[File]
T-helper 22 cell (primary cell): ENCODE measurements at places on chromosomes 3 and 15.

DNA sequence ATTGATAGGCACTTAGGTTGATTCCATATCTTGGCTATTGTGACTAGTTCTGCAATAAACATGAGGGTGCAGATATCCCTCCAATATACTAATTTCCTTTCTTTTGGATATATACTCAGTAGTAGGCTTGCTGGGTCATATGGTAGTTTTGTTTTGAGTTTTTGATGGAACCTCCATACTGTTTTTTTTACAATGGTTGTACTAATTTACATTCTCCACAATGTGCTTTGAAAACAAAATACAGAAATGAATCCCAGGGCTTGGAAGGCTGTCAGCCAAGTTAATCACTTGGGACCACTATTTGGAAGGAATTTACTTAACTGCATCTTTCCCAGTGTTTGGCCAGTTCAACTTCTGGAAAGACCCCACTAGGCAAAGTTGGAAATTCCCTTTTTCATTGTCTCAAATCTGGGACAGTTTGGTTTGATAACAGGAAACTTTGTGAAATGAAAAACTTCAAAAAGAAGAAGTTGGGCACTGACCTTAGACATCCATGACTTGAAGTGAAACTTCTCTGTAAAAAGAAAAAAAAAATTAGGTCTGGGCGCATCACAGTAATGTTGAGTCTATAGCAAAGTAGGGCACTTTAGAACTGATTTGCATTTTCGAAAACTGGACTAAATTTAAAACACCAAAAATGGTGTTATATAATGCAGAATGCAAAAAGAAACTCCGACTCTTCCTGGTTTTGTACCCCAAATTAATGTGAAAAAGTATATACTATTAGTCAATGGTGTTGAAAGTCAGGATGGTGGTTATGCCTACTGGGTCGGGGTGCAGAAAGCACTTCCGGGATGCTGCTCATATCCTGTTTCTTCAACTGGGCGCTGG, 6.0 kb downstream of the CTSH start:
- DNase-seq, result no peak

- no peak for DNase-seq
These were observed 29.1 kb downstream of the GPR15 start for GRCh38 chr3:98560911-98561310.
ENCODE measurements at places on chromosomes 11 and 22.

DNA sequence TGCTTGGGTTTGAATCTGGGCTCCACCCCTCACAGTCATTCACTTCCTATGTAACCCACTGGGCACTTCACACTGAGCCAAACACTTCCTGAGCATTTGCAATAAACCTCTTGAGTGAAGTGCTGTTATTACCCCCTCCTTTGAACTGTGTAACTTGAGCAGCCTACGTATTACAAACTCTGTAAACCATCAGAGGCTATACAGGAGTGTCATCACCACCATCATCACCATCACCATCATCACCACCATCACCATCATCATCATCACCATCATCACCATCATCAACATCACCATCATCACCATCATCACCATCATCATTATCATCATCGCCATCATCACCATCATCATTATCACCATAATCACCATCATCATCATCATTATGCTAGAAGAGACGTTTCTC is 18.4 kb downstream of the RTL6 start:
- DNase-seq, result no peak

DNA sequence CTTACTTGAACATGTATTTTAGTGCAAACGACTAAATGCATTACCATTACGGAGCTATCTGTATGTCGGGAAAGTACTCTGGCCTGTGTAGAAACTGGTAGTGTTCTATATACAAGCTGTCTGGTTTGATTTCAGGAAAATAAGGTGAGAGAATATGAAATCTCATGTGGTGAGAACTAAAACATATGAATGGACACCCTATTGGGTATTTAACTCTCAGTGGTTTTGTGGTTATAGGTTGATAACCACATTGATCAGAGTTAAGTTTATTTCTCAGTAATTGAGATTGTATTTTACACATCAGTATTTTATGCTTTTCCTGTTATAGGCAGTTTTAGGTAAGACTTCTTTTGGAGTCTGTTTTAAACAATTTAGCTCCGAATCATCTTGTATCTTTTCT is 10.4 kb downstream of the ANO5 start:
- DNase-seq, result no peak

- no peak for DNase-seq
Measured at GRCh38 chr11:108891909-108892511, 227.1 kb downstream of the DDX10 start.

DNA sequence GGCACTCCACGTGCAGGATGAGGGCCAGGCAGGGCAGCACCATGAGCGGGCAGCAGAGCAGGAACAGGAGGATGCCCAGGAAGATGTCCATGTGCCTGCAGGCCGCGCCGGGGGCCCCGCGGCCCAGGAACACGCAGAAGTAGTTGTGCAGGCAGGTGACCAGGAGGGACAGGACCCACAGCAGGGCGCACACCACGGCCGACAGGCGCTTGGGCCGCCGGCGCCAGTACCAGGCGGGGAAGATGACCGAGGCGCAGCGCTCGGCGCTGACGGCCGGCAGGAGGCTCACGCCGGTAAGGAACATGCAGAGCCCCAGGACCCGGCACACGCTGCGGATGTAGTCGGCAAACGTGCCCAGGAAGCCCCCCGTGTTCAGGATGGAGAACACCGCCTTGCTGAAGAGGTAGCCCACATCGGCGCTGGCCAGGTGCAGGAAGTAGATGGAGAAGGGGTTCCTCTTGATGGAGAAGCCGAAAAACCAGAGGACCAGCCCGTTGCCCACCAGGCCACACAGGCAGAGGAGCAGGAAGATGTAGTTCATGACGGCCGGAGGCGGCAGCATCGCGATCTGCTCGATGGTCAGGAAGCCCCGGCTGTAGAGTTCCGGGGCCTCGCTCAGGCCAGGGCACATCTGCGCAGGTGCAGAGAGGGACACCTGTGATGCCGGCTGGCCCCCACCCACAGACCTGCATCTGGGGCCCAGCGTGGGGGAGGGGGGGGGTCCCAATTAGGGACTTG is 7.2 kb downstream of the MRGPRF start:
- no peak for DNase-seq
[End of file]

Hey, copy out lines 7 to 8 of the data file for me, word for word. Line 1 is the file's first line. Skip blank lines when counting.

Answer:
DNA sequence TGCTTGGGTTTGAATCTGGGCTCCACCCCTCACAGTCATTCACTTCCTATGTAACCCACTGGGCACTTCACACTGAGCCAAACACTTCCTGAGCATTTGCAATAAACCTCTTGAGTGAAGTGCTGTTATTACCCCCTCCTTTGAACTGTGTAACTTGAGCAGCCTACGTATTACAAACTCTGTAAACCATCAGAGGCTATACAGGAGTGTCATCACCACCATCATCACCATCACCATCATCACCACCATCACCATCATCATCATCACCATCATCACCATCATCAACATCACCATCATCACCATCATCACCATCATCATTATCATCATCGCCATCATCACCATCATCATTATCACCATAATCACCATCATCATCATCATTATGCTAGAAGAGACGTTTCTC is 18.4 kb downstream of the RTL6 start:
- DNase-seq, result no peak